Adinkra Update
Ten new "Adinkra" symbols
Rex Akinruntan, Ralitsa Diana Debrah, Mawuli Dogbatse,
HMJokinen, Charlie Michaels, S. Daniel Ohene, 2011
The workshop participants discussed the topics of environmental problems in Ghana as well as the privatization of urban space, gentrification and forced evictions of residents. The global and local dimensions of these issues were visualized and linked to the traditional Ashanti Adinkra symbols. New "Adinkra" signs were developed to confront the global challenges. The artist Ralitsa Diana Debrah invited children to print t-shirts with these symbols and to perform an intervention against the aggressive Vodafone company brandings in Ayigya-Zongo.

Ghanaian culture is predominantly a culture of symbols. Numerous objects are decorated with ornamental designs, such as stools, everyday utensils, calabashes, canoes, drums, ceremonial objects, metal works, house walls, and above all, textiles. Adinkra signs are abstractions of proverbs. One of the oldest Adinkra cloths dates back to 1817. Around 60 symbols exist today.
"These messages may be expressed philosophically, satirically or allegorically, to depict religious, social or political concerns as well as reflections on issues pertaining to beauty, morality or other higher vaues. Almost every Adinkra symbol is a literary and non-verbal illustration of a proverb, a parable or a maxim with profound interpretations ... 1)
It is this combination of simple geometric motifs and complex verbal content that give Adinkra symbols their strong signal character, comparable in a way to that of roads signs. ... 'There may never have been a rigidly standardised set of designs; new motifs have propably always been introduced periodically.' (Cole/Ross 1997)"2)

Symbols used in Ghanaian architecture.
left: Ornaments for stools. A Ghanaian stool symbolises a person and her/his soul.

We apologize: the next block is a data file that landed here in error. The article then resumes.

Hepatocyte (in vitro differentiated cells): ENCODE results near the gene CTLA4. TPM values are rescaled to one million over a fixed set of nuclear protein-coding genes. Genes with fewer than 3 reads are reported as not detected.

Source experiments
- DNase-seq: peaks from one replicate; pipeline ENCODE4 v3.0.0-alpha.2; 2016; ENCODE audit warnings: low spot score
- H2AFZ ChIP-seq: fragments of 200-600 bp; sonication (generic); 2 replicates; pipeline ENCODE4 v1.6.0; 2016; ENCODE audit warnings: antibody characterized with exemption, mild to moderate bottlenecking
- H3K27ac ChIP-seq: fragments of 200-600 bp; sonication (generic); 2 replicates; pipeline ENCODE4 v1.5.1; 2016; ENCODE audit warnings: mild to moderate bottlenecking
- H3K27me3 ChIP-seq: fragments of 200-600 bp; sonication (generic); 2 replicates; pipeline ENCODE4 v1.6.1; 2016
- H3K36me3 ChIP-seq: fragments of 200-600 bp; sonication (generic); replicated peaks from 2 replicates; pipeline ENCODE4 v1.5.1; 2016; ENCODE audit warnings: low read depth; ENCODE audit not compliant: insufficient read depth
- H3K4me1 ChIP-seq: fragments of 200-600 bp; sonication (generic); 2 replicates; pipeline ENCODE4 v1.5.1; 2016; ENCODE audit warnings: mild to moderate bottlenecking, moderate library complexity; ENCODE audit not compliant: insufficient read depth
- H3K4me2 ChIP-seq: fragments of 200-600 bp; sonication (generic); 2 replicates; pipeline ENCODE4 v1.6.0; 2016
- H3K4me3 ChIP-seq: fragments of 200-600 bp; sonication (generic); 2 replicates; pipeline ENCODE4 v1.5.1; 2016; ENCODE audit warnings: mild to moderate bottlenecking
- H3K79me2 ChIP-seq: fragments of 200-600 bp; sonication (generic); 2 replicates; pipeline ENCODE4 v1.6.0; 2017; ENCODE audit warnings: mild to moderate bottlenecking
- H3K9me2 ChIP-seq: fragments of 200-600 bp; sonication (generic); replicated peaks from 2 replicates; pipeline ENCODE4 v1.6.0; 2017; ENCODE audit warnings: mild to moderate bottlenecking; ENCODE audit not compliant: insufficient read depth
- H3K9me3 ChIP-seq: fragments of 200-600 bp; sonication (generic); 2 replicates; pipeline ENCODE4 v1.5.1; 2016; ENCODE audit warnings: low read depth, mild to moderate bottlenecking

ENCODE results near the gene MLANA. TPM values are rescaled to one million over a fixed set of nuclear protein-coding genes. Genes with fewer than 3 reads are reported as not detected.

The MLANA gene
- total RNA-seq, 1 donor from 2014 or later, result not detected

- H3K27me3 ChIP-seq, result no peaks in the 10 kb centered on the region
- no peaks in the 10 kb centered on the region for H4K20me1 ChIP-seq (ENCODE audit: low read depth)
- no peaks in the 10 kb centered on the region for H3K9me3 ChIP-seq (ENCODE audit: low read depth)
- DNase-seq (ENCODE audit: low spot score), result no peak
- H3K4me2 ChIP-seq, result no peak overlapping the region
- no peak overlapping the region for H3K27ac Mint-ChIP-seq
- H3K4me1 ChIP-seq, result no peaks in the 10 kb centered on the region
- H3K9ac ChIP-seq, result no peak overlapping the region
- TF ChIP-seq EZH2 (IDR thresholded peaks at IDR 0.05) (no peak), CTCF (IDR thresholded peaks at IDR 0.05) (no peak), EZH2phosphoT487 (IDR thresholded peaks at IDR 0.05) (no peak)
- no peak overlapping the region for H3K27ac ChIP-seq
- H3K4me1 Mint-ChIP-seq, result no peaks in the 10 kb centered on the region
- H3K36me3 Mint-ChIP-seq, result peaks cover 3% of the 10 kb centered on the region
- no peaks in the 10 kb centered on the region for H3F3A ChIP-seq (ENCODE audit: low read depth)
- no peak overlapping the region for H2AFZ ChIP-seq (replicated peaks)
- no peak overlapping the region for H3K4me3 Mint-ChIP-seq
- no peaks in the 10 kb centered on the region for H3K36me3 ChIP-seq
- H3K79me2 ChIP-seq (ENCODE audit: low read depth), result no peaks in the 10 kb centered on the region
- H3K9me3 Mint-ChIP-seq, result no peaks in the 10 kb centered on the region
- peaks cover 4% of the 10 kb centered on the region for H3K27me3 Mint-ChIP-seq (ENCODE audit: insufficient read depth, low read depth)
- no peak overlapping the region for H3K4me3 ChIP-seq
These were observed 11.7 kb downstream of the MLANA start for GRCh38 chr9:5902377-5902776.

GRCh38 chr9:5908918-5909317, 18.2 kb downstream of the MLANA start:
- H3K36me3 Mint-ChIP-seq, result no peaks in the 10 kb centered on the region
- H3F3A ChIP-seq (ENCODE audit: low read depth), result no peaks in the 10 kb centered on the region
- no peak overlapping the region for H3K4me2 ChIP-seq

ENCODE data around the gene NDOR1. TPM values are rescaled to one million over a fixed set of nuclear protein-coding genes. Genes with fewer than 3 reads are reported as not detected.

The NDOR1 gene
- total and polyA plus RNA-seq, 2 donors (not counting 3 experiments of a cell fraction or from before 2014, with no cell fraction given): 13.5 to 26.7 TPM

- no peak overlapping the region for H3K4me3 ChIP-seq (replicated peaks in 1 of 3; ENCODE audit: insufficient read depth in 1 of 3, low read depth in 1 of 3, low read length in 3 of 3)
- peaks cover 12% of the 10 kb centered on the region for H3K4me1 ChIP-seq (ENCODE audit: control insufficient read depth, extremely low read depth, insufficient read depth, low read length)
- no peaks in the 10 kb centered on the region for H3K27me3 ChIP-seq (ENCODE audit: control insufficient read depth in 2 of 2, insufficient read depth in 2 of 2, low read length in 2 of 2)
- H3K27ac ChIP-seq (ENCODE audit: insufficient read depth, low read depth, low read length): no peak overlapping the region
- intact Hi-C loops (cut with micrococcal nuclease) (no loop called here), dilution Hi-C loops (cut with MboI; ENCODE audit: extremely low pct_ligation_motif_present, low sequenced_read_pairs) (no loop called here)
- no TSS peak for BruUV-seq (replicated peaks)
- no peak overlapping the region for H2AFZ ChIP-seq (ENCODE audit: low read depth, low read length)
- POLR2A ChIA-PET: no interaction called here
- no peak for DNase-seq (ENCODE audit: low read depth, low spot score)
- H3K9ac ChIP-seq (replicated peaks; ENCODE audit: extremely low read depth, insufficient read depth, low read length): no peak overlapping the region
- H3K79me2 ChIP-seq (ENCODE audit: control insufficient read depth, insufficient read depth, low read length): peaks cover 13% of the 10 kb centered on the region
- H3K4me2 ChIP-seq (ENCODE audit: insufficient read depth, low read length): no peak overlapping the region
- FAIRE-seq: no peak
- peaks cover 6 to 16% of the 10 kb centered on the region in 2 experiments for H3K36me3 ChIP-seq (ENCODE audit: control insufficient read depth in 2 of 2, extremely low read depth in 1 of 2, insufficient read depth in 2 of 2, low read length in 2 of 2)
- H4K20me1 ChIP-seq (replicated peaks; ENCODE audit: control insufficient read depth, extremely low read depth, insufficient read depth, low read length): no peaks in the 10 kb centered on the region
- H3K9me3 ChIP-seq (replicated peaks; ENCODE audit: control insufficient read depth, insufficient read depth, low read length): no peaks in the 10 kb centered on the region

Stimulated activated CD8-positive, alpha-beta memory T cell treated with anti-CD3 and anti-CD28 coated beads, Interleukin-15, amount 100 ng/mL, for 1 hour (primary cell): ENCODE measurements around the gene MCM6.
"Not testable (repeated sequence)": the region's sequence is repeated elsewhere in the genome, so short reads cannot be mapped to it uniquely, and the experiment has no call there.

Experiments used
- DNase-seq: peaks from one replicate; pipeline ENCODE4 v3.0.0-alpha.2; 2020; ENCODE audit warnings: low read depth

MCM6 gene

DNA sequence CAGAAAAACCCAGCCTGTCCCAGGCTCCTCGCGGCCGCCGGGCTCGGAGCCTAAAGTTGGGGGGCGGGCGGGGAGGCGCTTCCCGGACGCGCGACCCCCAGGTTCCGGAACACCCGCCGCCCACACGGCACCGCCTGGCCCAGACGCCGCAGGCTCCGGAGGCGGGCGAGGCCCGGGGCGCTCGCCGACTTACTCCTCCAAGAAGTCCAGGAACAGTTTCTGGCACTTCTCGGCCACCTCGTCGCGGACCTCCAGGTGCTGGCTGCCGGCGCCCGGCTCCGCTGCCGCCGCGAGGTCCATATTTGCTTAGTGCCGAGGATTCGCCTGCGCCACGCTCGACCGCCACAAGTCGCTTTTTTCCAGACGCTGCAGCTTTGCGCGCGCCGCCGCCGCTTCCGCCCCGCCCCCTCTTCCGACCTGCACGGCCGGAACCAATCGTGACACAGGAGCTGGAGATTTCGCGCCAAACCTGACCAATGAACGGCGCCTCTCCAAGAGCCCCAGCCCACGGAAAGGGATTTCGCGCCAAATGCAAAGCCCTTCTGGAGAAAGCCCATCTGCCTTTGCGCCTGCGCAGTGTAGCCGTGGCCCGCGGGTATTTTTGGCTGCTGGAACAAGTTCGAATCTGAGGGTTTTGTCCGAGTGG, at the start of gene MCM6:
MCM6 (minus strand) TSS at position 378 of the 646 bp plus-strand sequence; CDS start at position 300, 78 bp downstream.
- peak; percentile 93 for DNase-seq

right: The Adinkra symbols Gye Nyame "except for God", symbol of the supremacy of God and Funtumfunafu Denkyemfunafu (SiameseCrocodiles), "sharing one stomach yet they fight over food".
1) Kojo Fosu, In: Mark Kwami: Communicating without words,
Adinkra. Symbolic language of the Ashanti, Haus der Kulturen der Welt, Berlin 1993, p. 8
2) Mark Kwami, i.c. p. 11
Adinkra Update, stencils produced in the AWAY IS A PLACE workshop:

left: Charlie Michaels: Fihankra Mobile Phone. Fihankra is the symbol for security of one's home, here encased in a mobile phone as a commentary on international mobile phone companies that illegally seize the exterior walls of local homes for advertising.
right: Rex Akinruntan: Out of My Eyes. Africa as a dumping site for the world's garbage.

left: Charlie Michaels: Bio Fuel Farming. The roots are in Ghanaian soil but the fuel is exported to Western countries.
right: Rex Akinruntan: Akwaaba - Welcome. A Ghanaian stool symbolizes acceptance, even for carbage from the rich countries because it helps people to survive.

left: HMJokinen: Hwe Mu Dua Crab in a Drinking Water Sachet. The crab is a symbol on fishermen's boats in Ghana. Crab gives birth to a crab. The behaviouf of children often imitates their parents' attitudes. Advice to the adults to live exemplarily lives for their children and to take care of the environment and the purity of water. The two Adinkra symbols Hwe Mu Dua ("measuring stick") stand for best quality, in this case of water.
right: Ralitsa Diana Debrah: Basket - Kenteng (in Ga language) In Ghanaian households baskets are often used for carrying farm produce, fishes as well as garbage and many other daily utensils. Smaller baskets serve as strainers in the kitchen. A basket cannot hold water. The proverb Ake kenteng eyaa faa ("a basket is not used to fetch water") implies that we must learn to do always the right thing.

left: Mawuli Dogbatse: A symbol with a black drop and a transparent drop of liquid and a plant. This symbol refers to the offshore oil found in Ghana and questions how this will influence water and environment.
right: S. Daniel Ohene: A house as a symbol of security. Against gentrification and forced evictions of shack dwellers.

left: Ralitsa Diana Debrah: Papa - a fan for pure air ("Mframa pa pa paa"). This type of fan is very popular among traditional folks in Ghana. It is used for fanning when the weather is hot as well as for setting fire in the coal pot for cooking. In some Ghanaian families it is given to a bride as a help to calm her husband down. Today the fan has become more a decorative piece in homes. The fan symbolizes fresh air, and that we should take care of our environment.
right: Ralitsa Diana Debrah: Eyes - himei (in Ga language). The eyes are a symbol for concentration on one thing at a time. This symbol encourages people to be loyal and truthful. The proverb "ake himei enyo kwee to kome mli" means that you cannot use both eyes to look into one bottle. This is a message to the Western world that they should recycle their old computers, fridges and other e-waste in their own countries and make new electronic devices as available for Africa as they are in the west. Western countries should not look double eyed into Africa.

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